My wife left me recently, and I didn’t know what to do.
All right, it wasn’t permanent but that didn’t make me feel any less untethered. Sarah had been planning a trip to Australia to visit our younger son during a junior semester abroad. But then Asher succumbed to a bacterial infection in his gut while starting an excursion to the Outback – that’s all Sarah needed to send her protective instincts into overdrive, and her bags were packed and her Qantas ticket rebooked. She was gone in a flash.
For most of our 37-year marriage, I was the one taking off for business, though rarely for longer than a few days. But more and more Sarah is now the world traveler – Israel, Scandinavia, Bermuda, Atlanta, Los Angeles – often on a mission for our kids or to travel with them. Her absence leaves me at loose ends and reminds me how boring and dependent I’ve become.
Granted, short-term bachelorhood has its perks – the unmade bed, leaving the toilet seat up, throwing my pants on the kitchen table. Such old habits are a form of reversion therapy, putting me in touch with my younger self, free of spousal judgment.
And the plans! I’ll go see old friends, I tell myself, or have dinner out with just the newspaper for company, wander to Brooklyn, hit some jazz clubs. Back when I really was single I could catch a double-feature at Bleecker Street Cinema, enjoy ricotta cheesecake and iced cappuccino at Caffe Reggio in the Village, browse a record store, buy a literary magazine, walk down unfamiliar side streets, and still be up for more. Then I remember: that was in 1976 and I’m out of practice.
So, even with an empty nest and no one to report to but the dog, I gravitate back to our apartment after work, where I answer after-hours emails in my boxers and read the paper without trying to fake a conversation with another person. Who wants to take an uptown subway or taxi at 11 O’clock! As for a jaunt to Brooklyn – maybe next weekend.
I thought I’d watch some HBO documentaries and a Steelers game. But alas, I can’t operate our remote control or Apple TV – Sarah’s taken over that function for our nightly entertainment. I repeatedly pressed the select button and still saw a screen of snow. So, it was back to You Tube and iTunes for diversion – though let it be known I was free to turn up the volume on the Herbie Hancock concert videos, something I never try when family’s around.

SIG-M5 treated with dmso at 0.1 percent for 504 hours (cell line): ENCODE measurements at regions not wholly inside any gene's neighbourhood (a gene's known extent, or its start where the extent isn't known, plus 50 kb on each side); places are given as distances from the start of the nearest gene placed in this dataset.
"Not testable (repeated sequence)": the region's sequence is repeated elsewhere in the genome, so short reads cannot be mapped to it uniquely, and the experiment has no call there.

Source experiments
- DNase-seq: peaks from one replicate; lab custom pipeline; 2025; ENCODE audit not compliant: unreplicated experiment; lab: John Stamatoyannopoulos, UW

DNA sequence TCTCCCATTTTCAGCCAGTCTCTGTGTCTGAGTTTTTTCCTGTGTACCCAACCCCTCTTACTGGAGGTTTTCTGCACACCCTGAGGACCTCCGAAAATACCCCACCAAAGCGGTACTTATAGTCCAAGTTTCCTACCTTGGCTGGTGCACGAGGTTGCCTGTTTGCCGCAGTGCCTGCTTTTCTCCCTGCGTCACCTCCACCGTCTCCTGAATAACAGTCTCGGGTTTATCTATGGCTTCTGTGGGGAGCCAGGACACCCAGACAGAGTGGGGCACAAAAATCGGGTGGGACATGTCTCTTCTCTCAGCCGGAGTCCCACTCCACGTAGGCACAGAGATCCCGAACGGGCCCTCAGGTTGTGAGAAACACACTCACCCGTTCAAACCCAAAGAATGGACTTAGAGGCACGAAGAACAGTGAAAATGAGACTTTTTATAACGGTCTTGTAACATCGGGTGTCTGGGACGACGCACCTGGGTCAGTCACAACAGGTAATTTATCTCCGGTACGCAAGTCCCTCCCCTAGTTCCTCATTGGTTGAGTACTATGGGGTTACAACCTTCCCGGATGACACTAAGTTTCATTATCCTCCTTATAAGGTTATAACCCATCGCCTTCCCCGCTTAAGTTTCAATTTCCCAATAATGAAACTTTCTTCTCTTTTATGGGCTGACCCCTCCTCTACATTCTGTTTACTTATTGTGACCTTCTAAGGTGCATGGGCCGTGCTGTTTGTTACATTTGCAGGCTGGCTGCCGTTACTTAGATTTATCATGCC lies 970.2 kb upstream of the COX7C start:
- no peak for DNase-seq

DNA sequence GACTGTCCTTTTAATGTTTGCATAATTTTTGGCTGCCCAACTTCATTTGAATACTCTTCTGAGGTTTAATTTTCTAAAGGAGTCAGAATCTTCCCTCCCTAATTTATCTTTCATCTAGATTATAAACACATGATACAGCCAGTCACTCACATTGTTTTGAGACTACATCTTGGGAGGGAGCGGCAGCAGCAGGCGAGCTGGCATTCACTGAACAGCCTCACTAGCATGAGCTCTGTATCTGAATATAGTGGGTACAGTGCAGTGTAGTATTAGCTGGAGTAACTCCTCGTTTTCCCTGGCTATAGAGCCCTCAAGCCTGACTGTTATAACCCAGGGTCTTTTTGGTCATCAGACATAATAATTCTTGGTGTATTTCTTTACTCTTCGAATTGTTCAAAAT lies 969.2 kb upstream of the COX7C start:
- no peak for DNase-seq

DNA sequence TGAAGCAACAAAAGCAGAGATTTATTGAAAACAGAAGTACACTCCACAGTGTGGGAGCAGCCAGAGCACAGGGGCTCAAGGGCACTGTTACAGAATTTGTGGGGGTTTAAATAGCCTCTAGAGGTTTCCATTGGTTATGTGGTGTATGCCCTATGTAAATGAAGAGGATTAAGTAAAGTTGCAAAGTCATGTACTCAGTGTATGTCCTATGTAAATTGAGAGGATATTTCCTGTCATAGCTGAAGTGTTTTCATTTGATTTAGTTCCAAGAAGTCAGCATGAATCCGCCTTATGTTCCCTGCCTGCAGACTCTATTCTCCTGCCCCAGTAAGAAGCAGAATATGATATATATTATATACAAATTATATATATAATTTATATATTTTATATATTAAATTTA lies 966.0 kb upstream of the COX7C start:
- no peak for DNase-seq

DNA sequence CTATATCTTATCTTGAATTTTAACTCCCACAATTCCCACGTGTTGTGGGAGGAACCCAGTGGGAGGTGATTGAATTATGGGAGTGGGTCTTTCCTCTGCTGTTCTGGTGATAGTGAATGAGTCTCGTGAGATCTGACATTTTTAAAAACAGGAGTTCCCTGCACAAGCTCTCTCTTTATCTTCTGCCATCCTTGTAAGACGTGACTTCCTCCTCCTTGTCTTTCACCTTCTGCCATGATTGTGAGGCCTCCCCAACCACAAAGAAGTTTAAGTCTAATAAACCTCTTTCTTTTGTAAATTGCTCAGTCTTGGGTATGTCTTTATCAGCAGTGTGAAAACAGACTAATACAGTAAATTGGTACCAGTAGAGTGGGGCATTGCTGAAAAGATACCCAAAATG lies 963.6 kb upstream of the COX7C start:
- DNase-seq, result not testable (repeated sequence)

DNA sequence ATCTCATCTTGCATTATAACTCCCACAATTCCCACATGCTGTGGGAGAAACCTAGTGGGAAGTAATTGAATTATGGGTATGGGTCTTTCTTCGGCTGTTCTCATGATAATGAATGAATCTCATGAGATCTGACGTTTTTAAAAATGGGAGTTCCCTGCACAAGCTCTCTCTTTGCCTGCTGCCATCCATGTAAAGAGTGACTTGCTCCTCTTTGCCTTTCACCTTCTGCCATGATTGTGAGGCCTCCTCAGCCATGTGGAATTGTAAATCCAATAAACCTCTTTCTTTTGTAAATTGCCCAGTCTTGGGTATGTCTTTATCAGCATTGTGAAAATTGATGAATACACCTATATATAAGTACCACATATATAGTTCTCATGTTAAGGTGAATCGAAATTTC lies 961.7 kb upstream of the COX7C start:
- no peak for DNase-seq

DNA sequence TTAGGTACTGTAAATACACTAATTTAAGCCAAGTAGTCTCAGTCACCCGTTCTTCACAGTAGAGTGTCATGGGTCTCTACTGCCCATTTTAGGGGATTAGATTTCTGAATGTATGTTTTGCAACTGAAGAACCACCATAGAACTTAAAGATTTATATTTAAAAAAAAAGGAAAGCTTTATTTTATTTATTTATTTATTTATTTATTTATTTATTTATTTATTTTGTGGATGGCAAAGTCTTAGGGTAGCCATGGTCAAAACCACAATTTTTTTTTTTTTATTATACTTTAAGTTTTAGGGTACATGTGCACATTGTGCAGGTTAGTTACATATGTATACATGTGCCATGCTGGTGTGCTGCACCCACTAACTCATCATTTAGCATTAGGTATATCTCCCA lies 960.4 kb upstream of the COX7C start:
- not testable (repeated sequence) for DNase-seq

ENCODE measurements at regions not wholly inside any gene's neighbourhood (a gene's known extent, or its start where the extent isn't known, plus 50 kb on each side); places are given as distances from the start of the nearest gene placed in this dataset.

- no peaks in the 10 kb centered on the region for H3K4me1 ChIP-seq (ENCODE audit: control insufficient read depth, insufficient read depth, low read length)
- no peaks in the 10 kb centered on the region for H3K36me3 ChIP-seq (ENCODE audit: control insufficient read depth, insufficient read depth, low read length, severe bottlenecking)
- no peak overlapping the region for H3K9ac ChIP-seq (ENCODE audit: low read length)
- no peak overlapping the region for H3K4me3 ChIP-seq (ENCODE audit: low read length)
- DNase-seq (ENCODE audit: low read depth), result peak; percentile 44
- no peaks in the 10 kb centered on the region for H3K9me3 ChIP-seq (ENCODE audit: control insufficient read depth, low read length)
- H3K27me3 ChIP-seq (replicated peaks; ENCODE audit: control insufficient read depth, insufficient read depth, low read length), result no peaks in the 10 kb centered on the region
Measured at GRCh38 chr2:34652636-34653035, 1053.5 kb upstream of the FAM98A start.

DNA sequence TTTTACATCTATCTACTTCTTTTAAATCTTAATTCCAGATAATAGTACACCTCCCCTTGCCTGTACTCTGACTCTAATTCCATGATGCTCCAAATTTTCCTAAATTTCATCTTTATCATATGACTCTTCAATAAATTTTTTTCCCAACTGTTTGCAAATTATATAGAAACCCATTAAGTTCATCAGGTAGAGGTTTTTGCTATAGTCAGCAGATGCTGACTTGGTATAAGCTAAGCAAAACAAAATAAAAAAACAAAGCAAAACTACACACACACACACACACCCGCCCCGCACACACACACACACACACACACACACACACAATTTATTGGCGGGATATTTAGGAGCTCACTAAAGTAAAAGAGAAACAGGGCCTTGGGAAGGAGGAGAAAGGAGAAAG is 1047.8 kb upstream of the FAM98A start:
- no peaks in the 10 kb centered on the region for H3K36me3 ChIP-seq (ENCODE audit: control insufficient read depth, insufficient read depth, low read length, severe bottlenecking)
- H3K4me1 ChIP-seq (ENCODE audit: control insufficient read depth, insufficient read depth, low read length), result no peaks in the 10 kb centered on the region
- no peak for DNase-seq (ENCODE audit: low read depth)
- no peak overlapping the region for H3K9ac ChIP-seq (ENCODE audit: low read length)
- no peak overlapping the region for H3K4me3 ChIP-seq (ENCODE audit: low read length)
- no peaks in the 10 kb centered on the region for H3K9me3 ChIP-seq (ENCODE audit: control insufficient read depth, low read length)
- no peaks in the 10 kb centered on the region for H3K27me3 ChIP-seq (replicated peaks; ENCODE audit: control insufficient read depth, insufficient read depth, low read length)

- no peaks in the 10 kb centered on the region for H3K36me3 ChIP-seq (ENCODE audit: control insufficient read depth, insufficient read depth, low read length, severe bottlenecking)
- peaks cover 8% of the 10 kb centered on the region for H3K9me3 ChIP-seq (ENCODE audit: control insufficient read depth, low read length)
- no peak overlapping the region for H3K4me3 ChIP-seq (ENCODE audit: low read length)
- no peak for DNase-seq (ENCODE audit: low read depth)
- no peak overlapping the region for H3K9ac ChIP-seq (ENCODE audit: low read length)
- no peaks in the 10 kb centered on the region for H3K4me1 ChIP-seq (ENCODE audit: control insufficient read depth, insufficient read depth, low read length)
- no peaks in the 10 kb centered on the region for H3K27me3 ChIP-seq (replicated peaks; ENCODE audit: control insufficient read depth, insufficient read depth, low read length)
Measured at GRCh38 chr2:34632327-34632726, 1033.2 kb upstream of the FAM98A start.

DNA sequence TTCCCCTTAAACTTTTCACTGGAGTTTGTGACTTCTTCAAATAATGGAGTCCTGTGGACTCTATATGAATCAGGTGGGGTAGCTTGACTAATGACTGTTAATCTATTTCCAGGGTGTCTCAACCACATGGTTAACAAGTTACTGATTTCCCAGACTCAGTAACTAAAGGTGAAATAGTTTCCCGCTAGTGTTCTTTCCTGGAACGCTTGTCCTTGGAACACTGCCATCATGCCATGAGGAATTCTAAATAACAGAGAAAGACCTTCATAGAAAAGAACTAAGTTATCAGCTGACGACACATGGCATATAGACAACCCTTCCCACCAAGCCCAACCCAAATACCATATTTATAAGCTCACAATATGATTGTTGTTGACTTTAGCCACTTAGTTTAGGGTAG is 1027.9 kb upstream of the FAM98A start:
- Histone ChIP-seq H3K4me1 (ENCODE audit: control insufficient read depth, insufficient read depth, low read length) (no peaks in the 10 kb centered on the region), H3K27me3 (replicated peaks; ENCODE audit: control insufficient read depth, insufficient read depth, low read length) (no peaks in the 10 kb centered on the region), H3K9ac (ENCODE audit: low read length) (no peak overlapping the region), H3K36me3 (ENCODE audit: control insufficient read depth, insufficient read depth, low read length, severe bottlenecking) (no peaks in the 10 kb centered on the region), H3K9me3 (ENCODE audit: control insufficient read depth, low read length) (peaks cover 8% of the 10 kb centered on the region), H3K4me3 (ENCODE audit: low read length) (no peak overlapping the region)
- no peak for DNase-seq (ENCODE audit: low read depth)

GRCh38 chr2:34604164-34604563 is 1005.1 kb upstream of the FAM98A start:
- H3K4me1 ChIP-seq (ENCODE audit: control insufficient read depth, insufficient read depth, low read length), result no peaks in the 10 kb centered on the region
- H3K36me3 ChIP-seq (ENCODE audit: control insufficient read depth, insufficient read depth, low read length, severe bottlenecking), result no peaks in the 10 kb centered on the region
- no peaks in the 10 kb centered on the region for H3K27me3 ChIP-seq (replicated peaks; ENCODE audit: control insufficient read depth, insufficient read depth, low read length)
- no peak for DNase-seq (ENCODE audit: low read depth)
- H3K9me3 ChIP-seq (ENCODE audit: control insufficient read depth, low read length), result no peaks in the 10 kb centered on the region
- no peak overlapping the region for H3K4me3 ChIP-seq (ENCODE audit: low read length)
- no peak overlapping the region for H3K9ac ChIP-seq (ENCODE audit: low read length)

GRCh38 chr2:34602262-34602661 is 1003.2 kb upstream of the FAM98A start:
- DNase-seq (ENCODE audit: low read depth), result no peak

Since Sarah bolted she hadn’t time to prepare her usual menu of tasty meals to tide me over – pots of pasta, vegetable soup with ginger and spectacular chicken dishes. The refrigerator was mostly things in tin foil and rice. There were reserves in the freezer, but those would have required thawing and heating. I figured if I rationed the rice and added chick peas and egg whites my supply would last most of the two weeks she’d be gone and I wouldn’t have to order take-out or use more than a minimum of utensils, or turn on the stove. By Day 4, I was eating tuna from a can with pretzel sticks. It reminded me of my early days in New York, when my Con Ed bill was turned off for months and I used the oven as a storage bin for my running shoes.
One evening I detected an awful smell in our dining room, certain it was a dead mouse. It got worse over the next few days and I mentioned it to Sarah, who by now was staying at the Four Seasons in Sydney with a recuperating Asher. “That’s probably the flowers – you need to throw them out,” she instructed, 14 hours ahead. She was right – the long-stemmed purple alliums had turned putrid right under my nose.
As her days away added up, I could tell I was receding into a no-impact zone. I let the mail go uncollected (Sarah pays all our bills), avoided the dry-cleaning pick-up and told our doorman I didn’t need the packages of whatever that Sarah had ordered online. I felt dutybound to stay with the dog rather than eat out or take in a show or museum. But the truth is I was fine being home alone, doing nothing and seeing no one but our daughter who lives nearby. I was turning into the stick-in-the-mud my parents always warned me about.